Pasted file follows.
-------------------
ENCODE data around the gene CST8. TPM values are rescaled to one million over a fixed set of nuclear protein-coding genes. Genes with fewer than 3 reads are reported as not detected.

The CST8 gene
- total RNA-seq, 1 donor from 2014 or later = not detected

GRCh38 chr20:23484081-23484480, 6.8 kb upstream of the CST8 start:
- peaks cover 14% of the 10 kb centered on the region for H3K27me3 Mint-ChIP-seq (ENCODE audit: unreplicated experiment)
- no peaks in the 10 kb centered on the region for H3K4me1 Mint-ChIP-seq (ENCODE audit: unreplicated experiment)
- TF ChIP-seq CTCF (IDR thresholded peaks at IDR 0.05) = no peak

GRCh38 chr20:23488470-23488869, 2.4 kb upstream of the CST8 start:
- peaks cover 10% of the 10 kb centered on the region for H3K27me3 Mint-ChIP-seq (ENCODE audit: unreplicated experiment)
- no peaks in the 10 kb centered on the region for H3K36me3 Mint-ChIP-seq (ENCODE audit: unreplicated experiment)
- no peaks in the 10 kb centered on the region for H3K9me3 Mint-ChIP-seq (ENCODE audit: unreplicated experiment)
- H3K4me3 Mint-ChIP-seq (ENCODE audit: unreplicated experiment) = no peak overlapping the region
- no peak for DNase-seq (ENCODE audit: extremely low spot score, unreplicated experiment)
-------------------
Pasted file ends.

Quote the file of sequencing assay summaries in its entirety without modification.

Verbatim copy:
ENCODE data around the gene CST8. TPM values are rescaled to one million over a fixed set of nuclear protein-coding genes. Genes with fewer than 3 reads are reported as not detected.

The CST8 gene
- total RNA-seq, 1 donor from 2014 or later = not detected

GRCh38 chr20:23484081-23484480, 6.8 kb upstream of the CST8 start:
- peaks cover 14% of the 10 kb centered on the region for H3K27me3 Mint-ChIP-seq (ENCODE audit: unreplicated experiment)
- no peaks in the 10 kb centered on the region for H3K4me1 Mint-ChIP-seq (ENCODE audit: unreplicated experiment)
- TF ChIP-seq CTCF (IDR thresholded peaks at IDR 0.05) = no peak

GRCh38 chr20:23488470-23488869, 2.4 kb upstream of the CST8 start:
- peaks cover 10% of the 10 kb centered on the region for H3K27me3 Mint-ChIP-seq (ENCODE audit: unreplicated experiment)
- no peaks in the 10 kb centered on the region for H3K36me3 Mint-ChIP-seq (ENCODE audit: unreplicated experiment)
- no peaks in the 10 kb centered on the region for H3K9me3 Mint-ChIP-seq (ENCODE audit: unreplicated experiment)
- H3K4me3 Mint-ChIP-seq (ENCODE audit: unreplicated experiment) = no peak overlapping the region
- no peak for DNase-seq (ENCODE audit: extremely low spot score, unreplicated experiment)